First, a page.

William Tucker responds to Harvard American History Professor Jill Lepore’s prolix rant in the New Yorker, attempting to trivialize the Constitution and bury Originalism beneath an avalanche of anecdotes.
During the First Congress’s debates over the Bill of Rights, one wise Congressman noted that someone better include a right of men to “wear hats, go to bed and get up when they please,” because someone was sure to come along and say if it wasn’t a “right” specified in the Constitution, it wasn’t allowed. The Congress recognized this problem and attempted to avoid it with the Ninth and Tenth Amendments:
IX. The enumeration in the Constitution, of certain rights, shall not be construed to deny or disparage others retained by the people.
X. The powers not delegated to the United States by the Constitution, nor prohibited by it to the States, are reserved for the States respectively, or to the people.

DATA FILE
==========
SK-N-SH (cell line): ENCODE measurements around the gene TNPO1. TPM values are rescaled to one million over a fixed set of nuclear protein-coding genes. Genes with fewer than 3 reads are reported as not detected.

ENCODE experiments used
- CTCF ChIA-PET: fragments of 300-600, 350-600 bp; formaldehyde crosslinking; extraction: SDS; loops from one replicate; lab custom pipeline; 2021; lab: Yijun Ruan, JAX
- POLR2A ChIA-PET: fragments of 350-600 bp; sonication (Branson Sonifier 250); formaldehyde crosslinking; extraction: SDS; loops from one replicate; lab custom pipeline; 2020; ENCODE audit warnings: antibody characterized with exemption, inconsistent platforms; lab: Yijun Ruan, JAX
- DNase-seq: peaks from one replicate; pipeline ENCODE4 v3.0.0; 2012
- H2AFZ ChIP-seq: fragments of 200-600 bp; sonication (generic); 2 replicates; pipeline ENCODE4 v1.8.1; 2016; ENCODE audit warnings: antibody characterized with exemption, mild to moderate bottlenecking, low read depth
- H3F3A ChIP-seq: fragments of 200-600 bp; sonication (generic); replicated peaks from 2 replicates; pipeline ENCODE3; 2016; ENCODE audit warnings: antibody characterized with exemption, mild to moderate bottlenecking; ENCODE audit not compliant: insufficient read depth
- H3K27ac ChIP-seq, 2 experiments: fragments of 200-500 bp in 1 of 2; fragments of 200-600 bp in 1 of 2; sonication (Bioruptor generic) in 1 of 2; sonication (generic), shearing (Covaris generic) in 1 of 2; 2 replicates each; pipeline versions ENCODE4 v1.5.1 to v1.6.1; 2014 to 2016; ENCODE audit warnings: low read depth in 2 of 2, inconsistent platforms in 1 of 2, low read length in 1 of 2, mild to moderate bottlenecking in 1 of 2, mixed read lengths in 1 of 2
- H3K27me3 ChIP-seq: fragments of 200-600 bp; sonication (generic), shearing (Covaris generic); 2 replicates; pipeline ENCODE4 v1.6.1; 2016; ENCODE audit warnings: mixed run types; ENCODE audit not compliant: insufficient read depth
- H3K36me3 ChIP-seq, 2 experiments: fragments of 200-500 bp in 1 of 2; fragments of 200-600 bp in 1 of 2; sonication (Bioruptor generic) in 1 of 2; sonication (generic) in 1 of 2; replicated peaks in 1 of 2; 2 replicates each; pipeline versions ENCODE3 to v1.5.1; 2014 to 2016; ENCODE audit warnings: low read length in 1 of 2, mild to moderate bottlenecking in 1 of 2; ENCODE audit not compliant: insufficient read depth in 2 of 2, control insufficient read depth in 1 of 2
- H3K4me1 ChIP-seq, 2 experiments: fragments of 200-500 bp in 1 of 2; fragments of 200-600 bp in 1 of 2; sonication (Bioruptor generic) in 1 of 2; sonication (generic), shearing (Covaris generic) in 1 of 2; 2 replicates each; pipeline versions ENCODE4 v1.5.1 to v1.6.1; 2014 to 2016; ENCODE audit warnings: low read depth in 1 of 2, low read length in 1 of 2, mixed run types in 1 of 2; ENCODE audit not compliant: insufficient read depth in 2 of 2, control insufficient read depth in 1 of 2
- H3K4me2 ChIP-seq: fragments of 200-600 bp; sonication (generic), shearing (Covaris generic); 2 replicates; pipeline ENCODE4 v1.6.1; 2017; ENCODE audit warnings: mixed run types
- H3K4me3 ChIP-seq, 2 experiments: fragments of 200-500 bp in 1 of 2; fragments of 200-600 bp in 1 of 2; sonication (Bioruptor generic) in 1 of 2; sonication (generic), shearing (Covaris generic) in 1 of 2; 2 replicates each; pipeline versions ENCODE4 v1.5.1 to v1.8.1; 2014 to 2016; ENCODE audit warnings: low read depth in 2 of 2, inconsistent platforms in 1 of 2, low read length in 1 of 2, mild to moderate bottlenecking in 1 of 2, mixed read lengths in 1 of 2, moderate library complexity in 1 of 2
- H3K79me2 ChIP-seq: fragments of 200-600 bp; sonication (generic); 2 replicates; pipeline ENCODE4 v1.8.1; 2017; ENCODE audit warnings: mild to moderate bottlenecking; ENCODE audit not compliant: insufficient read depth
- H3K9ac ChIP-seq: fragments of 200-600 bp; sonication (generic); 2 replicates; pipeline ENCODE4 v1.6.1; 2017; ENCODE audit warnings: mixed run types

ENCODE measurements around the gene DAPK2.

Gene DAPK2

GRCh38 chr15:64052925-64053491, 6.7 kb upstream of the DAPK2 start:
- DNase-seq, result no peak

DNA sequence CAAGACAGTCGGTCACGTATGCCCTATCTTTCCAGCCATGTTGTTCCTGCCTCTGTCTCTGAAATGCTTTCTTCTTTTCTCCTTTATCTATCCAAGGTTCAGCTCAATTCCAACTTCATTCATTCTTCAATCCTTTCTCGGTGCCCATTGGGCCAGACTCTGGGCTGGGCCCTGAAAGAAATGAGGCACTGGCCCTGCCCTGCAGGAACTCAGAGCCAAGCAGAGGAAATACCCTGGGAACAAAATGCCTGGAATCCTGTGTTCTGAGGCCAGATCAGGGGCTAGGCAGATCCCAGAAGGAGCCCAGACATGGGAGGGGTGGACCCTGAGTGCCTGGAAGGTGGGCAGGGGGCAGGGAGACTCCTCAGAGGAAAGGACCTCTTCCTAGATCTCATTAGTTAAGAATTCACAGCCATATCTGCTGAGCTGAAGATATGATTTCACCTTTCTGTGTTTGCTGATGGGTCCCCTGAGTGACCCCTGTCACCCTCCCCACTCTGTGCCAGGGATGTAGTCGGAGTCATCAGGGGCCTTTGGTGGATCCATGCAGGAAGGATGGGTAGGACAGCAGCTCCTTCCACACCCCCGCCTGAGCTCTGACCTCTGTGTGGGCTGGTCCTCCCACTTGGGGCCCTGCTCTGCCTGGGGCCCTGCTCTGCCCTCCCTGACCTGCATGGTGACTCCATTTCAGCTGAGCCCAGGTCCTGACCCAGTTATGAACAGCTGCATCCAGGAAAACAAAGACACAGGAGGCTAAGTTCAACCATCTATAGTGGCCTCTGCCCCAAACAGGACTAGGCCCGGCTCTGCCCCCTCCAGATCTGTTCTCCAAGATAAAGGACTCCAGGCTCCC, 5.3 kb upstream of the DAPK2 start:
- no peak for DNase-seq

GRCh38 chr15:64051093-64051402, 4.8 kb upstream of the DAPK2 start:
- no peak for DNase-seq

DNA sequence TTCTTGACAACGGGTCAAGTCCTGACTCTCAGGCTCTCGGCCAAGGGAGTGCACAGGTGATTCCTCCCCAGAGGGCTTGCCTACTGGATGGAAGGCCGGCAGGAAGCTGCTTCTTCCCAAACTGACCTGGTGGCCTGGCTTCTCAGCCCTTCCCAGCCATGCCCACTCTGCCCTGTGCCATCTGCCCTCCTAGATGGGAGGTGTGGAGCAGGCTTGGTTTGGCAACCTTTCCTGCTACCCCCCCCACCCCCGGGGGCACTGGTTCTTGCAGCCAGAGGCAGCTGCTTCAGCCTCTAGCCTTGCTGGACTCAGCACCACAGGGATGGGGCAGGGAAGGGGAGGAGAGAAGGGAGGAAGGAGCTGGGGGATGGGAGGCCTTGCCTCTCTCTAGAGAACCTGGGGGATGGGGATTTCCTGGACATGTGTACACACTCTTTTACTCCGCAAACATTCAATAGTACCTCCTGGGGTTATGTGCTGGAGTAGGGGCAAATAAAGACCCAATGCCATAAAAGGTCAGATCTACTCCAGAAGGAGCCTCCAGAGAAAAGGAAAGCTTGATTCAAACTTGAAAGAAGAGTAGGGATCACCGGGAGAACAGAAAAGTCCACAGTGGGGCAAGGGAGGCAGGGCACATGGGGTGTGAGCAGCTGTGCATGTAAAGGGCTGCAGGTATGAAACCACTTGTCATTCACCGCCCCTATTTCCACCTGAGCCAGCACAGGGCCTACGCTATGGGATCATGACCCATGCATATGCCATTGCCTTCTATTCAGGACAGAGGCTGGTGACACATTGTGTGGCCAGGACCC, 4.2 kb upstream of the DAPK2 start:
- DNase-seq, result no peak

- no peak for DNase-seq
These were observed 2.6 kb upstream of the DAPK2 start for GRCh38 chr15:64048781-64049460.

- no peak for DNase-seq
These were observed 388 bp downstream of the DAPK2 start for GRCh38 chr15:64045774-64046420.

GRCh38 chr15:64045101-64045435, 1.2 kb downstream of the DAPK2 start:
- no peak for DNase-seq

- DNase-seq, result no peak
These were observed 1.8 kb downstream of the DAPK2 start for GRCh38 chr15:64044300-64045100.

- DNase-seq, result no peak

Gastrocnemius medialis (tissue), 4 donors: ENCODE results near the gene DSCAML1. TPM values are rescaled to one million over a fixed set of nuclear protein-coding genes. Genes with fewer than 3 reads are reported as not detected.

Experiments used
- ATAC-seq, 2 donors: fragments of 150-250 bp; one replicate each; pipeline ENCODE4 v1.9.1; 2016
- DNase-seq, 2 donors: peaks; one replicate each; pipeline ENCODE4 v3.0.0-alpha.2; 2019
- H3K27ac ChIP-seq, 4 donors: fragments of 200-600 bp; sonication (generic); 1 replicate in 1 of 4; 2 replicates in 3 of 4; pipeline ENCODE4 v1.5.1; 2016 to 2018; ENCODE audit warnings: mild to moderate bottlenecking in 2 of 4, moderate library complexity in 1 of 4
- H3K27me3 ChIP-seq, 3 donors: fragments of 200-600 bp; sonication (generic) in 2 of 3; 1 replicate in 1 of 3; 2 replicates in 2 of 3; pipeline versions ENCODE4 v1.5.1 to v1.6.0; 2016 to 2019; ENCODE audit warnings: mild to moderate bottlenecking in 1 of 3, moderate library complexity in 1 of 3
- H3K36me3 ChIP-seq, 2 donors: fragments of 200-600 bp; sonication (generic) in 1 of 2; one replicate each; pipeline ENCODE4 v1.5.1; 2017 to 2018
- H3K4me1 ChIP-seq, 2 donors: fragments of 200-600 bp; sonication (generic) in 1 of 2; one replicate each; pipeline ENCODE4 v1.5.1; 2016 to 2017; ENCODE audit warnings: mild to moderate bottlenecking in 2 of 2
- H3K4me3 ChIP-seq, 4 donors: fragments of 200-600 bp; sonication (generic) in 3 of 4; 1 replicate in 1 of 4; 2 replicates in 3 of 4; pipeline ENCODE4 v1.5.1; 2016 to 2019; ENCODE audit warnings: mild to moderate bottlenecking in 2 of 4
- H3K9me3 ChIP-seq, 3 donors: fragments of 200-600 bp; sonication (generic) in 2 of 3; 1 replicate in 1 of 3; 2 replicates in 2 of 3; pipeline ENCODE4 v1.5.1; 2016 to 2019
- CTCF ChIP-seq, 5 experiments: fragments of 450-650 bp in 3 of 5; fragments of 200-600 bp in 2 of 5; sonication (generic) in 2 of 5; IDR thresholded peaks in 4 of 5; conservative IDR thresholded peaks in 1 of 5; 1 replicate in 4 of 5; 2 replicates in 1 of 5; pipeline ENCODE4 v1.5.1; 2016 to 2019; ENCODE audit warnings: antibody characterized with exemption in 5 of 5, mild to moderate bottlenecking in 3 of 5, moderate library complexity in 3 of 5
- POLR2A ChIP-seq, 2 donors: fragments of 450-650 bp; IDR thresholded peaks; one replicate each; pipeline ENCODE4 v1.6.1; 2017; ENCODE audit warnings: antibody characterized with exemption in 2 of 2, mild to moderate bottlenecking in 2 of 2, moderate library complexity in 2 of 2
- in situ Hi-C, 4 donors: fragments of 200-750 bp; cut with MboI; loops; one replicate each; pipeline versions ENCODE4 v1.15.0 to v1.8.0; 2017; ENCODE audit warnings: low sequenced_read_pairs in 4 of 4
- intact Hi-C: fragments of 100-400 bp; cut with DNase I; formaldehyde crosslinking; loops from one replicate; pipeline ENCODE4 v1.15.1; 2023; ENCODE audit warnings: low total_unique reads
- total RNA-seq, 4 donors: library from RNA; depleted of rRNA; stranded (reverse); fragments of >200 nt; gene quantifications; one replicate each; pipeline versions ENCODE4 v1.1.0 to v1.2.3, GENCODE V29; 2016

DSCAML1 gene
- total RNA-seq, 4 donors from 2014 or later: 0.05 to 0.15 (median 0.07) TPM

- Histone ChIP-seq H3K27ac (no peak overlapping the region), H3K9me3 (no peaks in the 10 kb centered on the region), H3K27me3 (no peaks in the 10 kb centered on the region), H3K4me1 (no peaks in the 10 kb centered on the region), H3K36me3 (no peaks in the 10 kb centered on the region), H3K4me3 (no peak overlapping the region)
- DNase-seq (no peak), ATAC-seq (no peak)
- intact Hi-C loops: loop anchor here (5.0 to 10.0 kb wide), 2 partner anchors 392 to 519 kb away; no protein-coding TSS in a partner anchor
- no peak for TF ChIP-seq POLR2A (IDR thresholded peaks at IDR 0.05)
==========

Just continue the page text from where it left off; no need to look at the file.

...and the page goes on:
Conservatives have rightly seized upon the Ninth and Tenth Amendment as the basic concepts underlying the Constitution. It is a document in which the people grant rights to the government, not one in which the government grants rights to the people. Liberals never stop misinterpreting this formula. Bill Moyers once asked a Supreme Court Justice, “When are you going to grant us more rights?” as if we were all beggars huddled outside some royal palace petitioning for an extra slice of bread or another holiday. But liberals like it that way because a “Living Constitution” allows them to write their own preferences into stone as “constitutional rights” rather than achieving them through legislation. Abortion is a constitutional right, the death penalty is unconstitutional, and on and on. In some states the right of public employees to collect their pensions has been written into the constitution. Now how did that ever happen?
When conservatives argue that the Constitution is silent on such issues, they are accused of “Originalism” and forcing us to live in the past. How could a bunch of 18th century white men have possibly anticipated all the problems of the 21st century? But the Founding Fathers weren’t trying to solve our problems for us. They were simply giving us a set of ground rules that would allow us to solve problems ourselves. So far the system has worked magnificently. Let’s hope it stays that way.